Back in the grungy early ’90s, D.C. had a reputation for being no fun at parties. We didn’t dance at shows. Or, at our wildest, dancing meant a crossed-arm head bob combined with a look of grave concern.
But all that changed when the Dismemberment Plan came on the scene. The band’s first full-length release, 1995’s aptly titled “!,” blended the post-punk sensibilities D.C. wallflowers trusted with dance-music rhythms we couldn’t ignore. Dismemberment Plan shows were sweaty events propelled by a sloppy enthusiasm unheard of at D.C. rock shows. Punk was fun again.
Then, in 2003, the group called it quits. According to front man Travis Morrison: “Very few people continue the rock band road trip into their 50s. When we broke up, we all agreed that we had absolutely no problem with becoming semi-retired local rockers who came together every couple years to play shows for a certain reason and then went about their business.”
And so it has been. The D-Plan reunited once before, in 2007, to play a few benefit concerts. Those sold out within minutes — as did tickets for three shows this weekend. If you missed out, you can try for tickets to shows on the rest of a 12-date mini-tour marking the anniversary of the vinyl release of breakout 1999 album “Emergency & I.” Actually, most of those have already sold out, too. So, you may want to just catch the band on “Late Night With Jimmy Fallon” on Thursday.
To help you get your pre-show nostalgia on, Express sat down with Morrison and bassist Eric Axelson to draft a history of the Dismemberment Plan.
Most of the band met at Virginia’s Lake Braddock Secondary School, including Morrison, Axelson and original drummer Steve Cummings. The school grows talent: Other notable Lake Braddock graduates include Everclear drummer Greg Eklund and Olympic gold medalist soccer player Mia Hamm.
While attending the College of William & Mary, Morrison and Axelson met again. The two realized they had “lots of similar ideas about music, so we started playing together,” Morrison says. Axelson knew guitarist Jason Caddell from college and brought him on board.
Axelson reached out to Cummings to play drums — Cummings was Axelson’s longtime next-door neighbor. He left the band when touring became a priority. The band tapped drummer Joe Easley from another local band, Lot Five. Axelson and Cummings are now family. Cummings married Axelson’s sister, and they have three kids.
Morrison came up with the band’s odd name while watching the movie “Groundhog Day,” in which Bill Murray’s character buys every possible type of insurance — even the optional dismemberment plan.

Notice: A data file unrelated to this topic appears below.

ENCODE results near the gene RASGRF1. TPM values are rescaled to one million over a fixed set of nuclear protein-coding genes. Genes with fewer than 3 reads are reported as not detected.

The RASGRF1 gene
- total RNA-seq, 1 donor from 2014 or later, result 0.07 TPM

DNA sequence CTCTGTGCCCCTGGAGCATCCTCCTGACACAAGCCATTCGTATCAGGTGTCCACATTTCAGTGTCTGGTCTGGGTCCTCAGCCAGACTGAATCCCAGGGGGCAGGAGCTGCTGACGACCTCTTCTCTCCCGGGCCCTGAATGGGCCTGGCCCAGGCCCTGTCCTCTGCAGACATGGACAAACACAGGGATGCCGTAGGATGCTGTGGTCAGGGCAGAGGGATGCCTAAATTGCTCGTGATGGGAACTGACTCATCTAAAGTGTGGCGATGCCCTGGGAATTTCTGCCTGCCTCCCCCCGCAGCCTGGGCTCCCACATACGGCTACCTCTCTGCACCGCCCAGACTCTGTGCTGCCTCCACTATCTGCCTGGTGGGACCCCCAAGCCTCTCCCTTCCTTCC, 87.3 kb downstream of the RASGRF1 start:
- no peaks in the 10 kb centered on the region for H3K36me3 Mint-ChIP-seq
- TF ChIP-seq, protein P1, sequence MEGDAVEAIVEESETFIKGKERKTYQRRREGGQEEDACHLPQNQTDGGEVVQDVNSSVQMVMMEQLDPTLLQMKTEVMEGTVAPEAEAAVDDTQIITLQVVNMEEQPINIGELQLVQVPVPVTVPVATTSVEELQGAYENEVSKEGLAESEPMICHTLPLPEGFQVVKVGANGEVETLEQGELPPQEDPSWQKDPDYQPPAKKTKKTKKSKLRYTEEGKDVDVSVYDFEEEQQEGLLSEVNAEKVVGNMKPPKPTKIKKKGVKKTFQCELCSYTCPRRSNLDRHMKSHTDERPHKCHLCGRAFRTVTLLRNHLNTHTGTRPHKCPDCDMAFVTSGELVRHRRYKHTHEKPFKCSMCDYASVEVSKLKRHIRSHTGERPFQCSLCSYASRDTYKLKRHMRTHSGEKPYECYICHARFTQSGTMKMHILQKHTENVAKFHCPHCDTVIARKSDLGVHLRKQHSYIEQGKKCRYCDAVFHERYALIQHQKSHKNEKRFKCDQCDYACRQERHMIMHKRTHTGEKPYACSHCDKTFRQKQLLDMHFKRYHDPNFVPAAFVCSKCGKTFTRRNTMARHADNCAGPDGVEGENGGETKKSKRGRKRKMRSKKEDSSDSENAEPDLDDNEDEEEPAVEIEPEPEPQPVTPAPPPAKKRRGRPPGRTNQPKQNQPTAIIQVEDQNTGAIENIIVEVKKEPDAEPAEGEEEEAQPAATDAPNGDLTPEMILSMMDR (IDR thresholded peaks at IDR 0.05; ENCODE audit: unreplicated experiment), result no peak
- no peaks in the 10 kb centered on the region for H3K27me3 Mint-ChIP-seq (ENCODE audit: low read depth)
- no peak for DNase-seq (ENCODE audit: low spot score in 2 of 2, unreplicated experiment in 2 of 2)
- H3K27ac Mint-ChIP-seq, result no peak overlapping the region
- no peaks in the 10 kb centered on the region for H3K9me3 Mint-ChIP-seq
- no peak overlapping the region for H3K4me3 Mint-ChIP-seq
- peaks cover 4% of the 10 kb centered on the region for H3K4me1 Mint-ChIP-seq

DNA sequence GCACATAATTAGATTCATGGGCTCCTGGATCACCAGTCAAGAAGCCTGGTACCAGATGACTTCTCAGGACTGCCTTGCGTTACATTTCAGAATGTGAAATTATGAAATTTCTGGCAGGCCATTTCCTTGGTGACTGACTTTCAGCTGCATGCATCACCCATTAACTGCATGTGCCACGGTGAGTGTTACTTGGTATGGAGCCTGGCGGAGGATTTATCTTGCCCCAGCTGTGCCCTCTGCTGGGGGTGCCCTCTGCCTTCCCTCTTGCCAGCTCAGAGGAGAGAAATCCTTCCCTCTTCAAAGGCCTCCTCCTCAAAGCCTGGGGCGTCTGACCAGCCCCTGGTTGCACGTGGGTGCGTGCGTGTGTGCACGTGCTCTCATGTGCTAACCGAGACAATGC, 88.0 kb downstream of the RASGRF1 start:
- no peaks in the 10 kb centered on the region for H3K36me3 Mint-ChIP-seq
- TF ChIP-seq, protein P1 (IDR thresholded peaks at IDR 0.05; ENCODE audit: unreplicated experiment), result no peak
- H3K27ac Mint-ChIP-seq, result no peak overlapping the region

The band’s breakout effort, the “Can We Be Mature?” EP, was released on the Alcove label, run by friends in Fredericksburg, WVa. The EP was pressed on pink vinyl, which “sounds terrible,” Morrison says. “Plus, the records warp really easily.”
“Emergency & I” got a double vinyl rerelease Jan. 11. The original CD is spread among the first three sides. Side four contains four B-sides and EP tracks: “Just Like You,” “The Dismemberment Plan Gets Rich,” “Since You Died” and “The First Anniversary of Your Last Phone Call.”
Morrison counts “Emergency & I” as the band’s best release, but his favorite D-Plan album is its second, “The Dismemberment Plan Is Terrified.”
The band initially recorded for D.C.’s DeSoto label but signed with the major label Interscope Records for its third CD, “Emergency & I.” Interscope let the band release “Emergency & I” on DeSoto, even though Interscope footed the bill.
Where Are They Now?
Easley went back to the University of Maryland and earned a degree in aerospace engineering. He now works as a contractor for NASA.
After the D-Plan broke up, Morrison recorded two solo albums. He’s now director of commercial production at the Huffington Post.
Axelson played bass for a few years in Maritime, which featured members of emo heroes the Promise Ring. Axelson was a high school teacher and now works for Rock the Vote.
Caddell got into music production and founded local band Poor But Sexy, for which Axelson occasionally plays percussion.
Written by Express contributor Tony Sclafani